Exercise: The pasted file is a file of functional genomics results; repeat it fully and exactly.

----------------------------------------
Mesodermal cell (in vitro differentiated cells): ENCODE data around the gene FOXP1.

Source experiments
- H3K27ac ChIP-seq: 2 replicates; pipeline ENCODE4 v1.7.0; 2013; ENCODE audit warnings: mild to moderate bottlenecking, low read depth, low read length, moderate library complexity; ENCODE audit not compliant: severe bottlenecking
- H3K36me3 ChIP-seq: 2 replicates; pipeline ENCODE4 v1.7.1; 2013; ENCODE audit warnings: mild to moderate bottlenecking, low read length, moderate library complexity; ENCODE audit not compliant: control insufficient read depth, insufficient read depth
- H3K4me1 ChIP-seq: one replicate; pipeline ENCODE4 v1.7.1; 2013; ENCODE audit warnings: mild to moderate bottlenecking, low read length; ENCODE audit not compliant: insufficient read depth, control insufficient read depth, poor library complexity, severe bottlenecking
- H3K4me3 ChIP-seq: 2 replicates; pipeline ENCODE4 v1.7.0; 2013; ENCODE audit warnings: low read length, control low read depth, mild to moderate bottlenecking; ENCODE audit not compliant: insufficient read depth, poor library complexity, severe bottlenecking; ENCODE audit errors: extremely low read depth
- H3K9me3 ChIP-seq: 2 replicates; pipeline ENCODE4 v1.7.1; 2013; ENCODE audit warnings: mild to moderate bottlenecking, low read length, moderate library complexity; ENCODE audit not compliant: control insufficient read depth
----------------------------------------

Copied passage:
Mesodermal cell (in vitro differentiated cells): ENCODE data around the gene FOXP1.

Source experiments
- H3K27ac ChIP-seq: 2 replicates; pipeline ENCODE4 v1.7.0; 2013; ENCODE audit warnings: mild to moderate bottlenecking, low read depth, low read length, moderate library complexity; ENCODE audit not compliant: severe bottlenecking
- H3K36me3 ChIP-seq: 2 replicates; pipeline ENCODE4 v1.7.1; 2013; ENCODE audit warnings: mild to moderate bottlenecking, low read length, moderate library complexity; ENCODE audit not compliant: control insufficient read depth, insufficient read depth
- H3K4me1 ChIP-seq: one replicate; pipeline ENCODE4 v1.7.1; 2013; ENCODE audit warnings: mild to moderate bottlenecking, low read length; ENCODE audit not compliant: insufficient read depth, control insufficient read depth, poor library complexity, severe bottlenecking
- H3K4me3 ChIP-seq: 2 replicates; pipeline ENCODE4 v1.7.0; 2013; ENCODE audit warnings: low read length, control low read depth, mild to moderate bottlenecking; ENCODE audit not compliant: insufficient read depth, poor library complexity, severe bottlenecking; ENCODE audit errors: extremely low read depth
- H3K9me3 ChIP-seq: 2 replicates; pipeline ENCODE4 v1.7.1; 2013; ENCODE audit warnings: mild to moderate bottlenecking, low read length, moderate library complexity; ENCODE audit not compliant: control insufficient read depth